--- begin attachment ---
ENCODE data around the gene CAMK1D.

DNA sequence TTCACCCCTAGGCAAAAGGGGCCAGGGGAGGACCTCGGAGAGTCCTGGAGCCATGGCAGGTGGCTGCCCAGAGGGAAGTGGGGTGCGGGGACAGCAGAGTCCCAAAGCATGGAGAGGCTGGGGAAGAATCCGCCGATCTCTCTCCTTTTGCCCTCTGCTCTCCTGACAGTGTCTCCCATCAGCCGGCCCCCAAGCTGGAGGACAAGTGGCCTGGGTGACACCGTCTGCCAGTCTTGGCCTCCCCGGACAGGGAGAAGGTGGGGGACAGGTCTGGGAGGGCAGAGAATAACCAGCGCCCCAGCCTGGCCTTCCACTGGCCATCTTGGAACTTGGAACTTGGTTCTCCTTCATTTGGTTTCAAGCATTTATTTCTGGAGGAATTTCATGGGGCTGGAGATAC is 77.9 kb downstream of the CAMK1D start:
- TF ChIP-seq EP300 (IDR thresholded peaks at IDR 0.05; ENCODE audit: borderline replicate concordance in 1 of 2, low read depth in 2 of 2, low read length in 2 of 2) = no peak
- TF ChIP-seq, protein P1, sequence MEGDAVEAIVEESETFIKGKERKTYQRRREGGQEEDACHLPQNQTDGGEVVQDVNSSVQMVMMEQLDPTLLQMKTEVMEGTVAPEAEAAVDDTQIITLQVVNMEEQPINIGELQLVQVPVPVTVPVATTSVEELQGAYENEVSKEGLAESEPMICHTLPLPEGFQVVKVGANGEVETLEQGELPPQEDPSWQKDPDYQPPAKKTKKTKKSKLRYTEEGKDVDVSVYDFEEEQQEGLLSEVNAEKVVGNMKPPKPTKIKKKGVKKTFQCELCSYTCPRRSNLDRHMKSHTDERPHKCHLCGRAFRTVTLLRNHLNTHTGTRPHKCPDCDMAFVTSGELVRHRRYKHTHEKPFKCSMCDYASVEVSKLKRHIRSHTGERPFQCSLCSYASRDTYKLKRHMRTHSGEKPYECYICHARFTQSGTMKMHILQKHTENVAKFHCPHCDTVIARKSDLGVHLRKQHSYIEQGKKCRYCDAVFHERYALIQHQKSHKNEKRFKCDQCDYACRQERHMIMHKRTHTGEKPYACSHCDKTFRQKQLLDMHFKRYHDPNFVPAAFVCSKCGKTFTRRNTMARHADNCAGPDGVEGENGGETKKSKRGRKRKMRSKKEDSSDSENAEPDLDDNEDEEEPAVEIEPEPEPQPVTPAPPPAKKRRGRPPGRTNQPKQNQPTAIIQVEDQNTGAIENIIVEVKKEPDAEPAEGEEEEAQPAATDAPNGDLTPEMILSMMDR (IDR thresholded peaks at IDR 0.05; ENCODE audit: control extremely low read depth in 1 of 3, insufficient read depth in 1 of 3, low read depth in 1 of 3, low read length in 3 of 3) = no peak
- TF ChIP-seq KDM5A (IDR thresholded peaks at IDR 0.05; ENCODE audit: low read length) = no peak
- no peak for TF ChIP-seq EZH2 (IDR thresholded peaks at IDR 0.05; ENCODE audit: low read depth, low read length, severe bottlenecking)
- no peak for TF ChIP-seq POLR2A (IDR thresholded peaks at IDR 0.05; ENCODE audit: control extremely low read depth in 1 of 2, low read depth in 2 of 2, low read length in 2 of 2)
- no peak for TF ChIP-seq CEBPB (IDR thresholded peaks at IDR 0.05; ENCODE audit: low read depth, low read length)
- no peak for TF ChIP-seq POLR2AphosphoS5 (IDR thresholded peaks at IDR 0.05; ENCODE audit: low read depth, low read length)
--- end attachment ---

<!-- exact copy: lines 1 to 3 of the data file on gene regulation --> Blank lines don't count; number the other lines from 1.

ENCODE data around the gene CAMK1D.

DNA sequence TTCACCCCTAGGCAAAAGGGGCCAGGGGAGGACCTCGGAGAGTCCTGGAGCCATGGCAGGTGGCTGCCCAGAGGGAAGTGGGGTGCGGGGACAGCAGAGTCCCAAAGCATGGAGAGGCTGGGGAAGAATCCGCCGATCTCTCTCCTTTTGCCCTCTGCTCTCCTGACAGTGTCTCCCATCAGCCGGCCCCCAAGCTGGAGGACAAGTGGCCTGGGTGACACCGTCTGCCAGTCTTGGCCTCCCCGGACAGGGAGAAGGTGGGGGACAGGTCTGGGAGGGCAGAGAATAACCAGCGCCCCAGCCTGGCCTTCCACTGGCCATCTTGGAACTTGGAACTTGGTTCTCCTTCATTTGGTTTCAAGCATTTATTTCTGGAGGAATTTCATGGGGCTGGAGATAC is 77.9 kb downstream of the CAMK1D start:
- TF ChIP-seq EP300 (IDR thresholded peaks at IDR 0.05; ENCODE audit: borderline replicate concordance in 1 of 2, low read depth in 2 of 2, low read length in 2 of 2) = no peak